Romney says he thinks the greatest threat facing the world is a nuclear Iran.


    Romney now talking tough on China - a currency manipulator, he says. They should play by the rules.

    2219: Kim Ghattas BBC State department correspondent

    How confusing. Romney basically endorsed plan to withdraw from Afghanistan by 2014, which administration following. Contradicts earlier comments from his running mate, Paul Ryan. Romney is clearly worried about the criticism that he can sound like a warmonger.

    2221: Luis Barrucho, BBC Brasil

    Brazilian political correspondent Alon Feuerwerker observes: "No matter who gets elected, US foreign policy will be the same. Just like the old days"

    2221: @BobKoss

    tweets: Minnesota, Ohio, and Pennsylvania all referenced by O in one breath. Electoral strategy? #LynnDebate

    Mark Mardell BBC North America editor

    tweets: #LynnDebate. Finally talking about China. Nearly all about trade. Romney says China doesn't want a trade war. @BBCNewsUS


    I have never said I would liquidate the car industry, says Romney.


    Romney calls himself a "son of Detroit", adding that suggestions he would destroy the auto industry are the "height of silliness".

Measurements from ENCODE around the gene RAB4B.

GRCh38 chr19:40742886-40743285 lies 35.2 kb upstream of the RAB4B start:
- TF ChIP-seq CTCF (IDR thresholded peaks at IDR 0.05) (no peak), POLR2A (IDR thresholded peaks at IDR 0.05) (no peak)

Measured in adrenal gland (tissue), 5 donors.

tweets: Disappointed Romney didn't challenge on Libya, but Romney is still winning. BHO looks desperate trying to goad Romney. #LynnDebate #debates


    But the president accuses him of trying to "airbrush history", and argues that Romney's economic plan will not make the US more competitive.

    2228: Dina Demrdash, BBC Arabic

    Just four years ago, Obama's take was building bridges of understanding with the Arab and Muslim world. This election, he is trying to reinstate he can do just that, while he remains "commander-in-chief". Two things which seem incompatible with each other.


    Romney takes it back to the economy and the over-reach of the federal government. "I love teachers," he says. The moderator adds: "We all love teachers." Cue laughs.

    Presidential candidates on stage at televised debate in Boca Raton, Florida 22 October 2012

    The audience was keeping very quiet throughout the debate - until some laughs right at the end.

    2231: Mathias Aspelin, Finland

    emails: As a European Fulbright scholar who has studied and lived in the US for more than seven years, I wish the debate would look more closely at the positive aspects of international exchange and co-operation. That's what sets Obama apart - especially considering his administration's starting point in 2009.